I ended my post yesterday with a joke about baseball creating a B-Level Hall of Fame where lesser candidates could be lionized. It could be located some place like Cleveland, feature a statue of Paul O’Neill or Kevin McReynolds in its promenade and celebrate perennial close-but-not-quite teams like the Brooklyn Dodgers of the 1940s and early ’50s or the Atlanta Braves of the ’90s.
Well, I have learned that such a place exists.
The Ted Williams Museum at Tropicana Field in St. Petersburg, Florida, home of the Tampa Bay Rays, features a Hitters Hall of Fame. To be sure, it includes most of the greatest players the game has ever known: Babe Ruth, Ty Cobb, Willie Mays and Williams himself, among many others. It also features a couple of players who for all intents and purposes also belong in baseball’s other Hall of Fame, in Cooperstown, Pete Rose, Joe Jackson and Dom DiMaggio, who I once interviewed.
Curiously, though, while the Hitters Hall of Fame honors a number of players with slim to no Cooperstown prospects, including Dwight Evans, Don Mattingly, Dale Murphy and Fred McGriff, it currently excludes several Hall of Famers, chief among them Honus Wagner, Napoleon Lajoie and Jackie Robinson.
This made me curious. McGriff had a beautiful left-handed pull swing, no doubt, and broke the heart of my San Francisco Giants with his work for the Braves in the 1993 pennant chase, but Wagner had 3,415 career hits and a lifetime batting average of .327. Lajoie had a similar number of hits, a better batting average, and routinely went head-to-head with Cobb for the annual batting title (Cobb got a new car for prevailing one year.) Robinson is honored in the museum itself, but didn’t meet the center’s criteria for inclusion in the Hitters Hall. One knock against Robinson, a lifetime .311 hitter, could be that he had a relatively short big league career, but then, so did Dom DiMaggio. In fact, looking through an old book I have on the Hall of Fame, I was able to count player after player not in the Hitter’s Hall. There are probably dozens.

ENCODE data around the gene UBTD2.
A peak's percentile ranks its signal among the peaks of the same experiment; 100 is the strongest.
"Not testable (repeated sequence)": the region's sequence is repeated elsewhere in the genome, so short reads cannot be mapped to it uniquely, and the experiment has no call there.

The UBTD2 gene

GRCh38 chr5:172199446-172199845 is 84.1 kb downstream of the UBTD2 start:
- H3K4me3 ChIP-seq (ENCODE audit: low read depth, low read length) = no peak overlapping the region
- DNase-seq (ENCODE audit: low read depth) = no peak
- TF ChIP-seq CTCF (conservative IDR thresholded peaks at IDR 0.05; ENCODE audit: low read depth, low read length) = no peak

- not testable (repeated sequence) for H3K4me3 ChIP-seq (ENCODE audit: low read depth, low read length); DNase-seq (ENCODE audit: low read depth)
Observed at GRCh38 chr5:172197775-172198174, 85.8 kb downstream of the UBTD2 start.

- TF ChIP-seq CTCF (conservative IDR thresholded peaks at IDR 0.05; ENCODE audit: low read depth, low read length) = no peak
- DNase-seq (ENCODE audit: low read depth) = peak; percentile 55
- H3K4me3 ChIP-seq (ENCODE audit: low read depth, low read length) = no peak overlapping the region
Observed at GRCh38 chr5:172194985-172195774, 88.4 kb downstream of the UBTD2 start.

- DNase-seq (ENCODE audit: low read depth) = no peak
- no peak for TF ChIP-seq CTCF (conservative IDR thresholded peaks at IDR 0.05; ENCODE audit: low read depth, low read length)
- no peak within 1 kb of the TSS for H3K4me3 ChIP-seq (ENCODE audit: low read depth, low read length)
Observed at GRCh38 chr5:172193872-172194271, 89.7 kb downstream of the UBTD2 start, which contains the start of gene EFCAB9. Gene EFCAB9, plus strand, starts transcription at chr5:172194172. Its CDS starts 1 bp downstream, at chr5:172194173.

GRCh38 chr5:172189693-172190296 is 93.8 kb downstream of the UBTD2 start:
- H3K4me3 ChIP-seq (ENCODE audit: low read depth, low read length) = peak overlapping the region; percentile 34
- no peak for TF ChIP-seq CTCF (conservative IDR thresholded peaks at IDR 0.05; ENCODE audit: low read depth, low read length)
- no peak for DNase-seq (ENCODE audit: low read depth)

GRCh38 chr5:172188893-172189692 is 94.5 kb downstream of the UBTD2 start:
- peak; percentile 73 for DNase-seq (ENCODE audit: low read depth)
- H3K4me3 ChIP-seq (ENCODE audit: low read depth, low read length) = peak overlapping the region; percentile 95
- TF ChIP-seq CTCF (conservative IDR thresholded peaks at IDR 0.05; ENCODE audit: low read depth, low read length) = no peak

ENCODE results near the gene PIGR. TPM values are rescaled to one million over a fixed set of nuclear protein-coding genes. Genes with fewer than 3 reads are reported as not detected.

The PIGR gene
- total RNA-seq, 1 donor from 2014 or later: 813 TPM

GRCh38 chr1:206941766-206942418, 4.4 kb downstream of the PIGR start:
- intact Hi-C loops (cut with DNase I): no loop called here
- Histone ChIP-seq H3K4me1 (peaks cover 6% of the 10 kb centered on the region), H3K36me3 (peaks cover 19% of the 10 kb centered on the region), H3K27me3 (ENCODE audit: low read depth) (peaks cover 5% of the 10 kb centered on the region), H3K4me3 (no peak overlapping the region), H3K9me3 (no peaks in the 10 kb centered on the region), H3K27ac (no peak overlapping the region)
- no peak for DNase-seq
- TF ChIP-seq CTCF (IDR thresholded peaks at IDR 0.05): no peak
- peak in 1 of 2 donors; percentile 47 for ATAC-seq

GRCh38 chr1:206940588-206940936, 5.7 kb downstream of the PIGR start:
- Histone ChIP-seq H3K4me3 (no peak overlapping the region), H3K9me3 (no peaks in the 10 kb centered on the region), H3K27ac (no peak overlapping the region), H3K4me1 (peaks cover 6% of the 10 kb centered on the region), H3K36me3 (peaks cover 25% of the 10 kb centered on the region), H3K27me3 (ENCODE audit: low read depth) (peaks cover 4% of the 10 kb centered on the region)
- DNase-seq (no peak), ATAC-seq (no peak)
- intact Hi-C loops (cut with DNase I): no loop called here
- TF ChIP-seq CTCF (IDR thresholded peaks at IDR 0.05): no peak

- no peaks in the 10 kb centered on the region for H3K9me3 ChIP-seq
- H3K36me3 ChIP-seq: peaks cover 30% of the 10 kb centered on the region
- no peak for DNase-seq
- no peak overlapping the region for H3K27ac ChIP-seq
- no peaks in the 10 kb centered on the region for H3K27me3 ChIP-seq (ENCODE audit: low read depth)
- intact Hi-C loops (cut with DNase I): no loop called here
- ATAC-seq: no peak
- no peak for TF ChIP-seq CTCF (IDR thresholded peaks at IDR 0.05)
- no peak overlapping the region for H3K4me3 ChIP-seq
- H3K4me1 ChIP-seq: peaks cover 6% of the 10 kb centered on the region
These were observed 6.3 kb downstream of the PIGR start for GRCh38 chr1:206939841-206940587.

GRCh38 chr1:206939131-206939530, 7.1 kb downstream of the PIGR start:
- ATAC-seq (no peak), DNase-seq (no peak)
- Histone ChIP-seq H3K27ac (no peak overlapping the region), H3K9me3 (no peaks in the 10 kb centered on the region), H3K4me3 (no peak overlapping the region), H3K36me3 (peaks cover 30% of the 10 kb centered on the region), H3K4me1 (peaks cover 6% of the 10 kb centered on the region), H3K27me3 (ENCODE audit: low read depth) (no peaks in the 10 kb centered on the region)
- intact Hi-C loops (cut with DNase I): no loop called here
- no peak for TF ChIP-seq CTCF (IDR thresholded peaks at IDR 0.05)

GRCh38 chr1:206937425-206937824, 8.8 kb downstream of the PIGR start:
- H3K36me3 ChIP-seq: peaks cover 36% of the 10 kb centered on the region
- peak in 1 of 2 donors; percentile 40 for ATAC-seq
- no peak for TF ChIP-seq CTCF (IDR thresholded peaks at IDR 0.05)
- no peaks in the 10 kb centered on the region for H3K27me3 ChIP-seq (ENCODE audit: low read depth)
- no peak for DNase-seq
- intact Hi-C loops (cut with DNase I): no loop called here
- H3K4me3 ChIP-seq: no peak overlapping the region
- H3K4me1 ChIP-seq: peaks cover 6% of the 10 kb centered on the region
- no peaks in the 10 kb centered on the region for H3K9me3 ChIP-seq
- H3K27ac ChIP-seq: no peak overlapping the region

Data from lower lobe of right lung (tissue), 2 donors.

Granted, being in enshrined in Cooperstown doesn’t automatically equal being an outstanding hitter. Rabbit Maranville, a shortstop from the Deadball Era, made it in with a .258 lifetime clip. Also, I wondered if Williams had only wanted to include players he had personally seen hit and could vouch for, but then, what to make of the inclusions of Cobb, Ruth, and Jackson, among others?
Curious, I looked up the phone number for the museum and reached the cell of the executive director, Dave McCarthy. He explained that save for the top 20 hitters that Williams himself had selected, the criteria for induction was that a player had to be alive and able to attend an induction ceremony and that the museum was limited by having only 10,000-square feet. McCarthy also said the museum was much for fans, which could explain the presence of McGriff, who spent much of his later career in Tampa.
The policy made sense from a business perspective, and I’m happy that nice guys like Murphy could be honored. Murphy belongs in a Hall of Fame somewhere. Also, if I were Ted Williams, I’d probably have anyone I wanted in my Hall of Fame. Will Clark anyone? All the same, the baseball purist in me is a little confounded, even as McCarthy told me there were plans in the works to induct players like Wagner.
Related posts: Other times I’ve written about the museum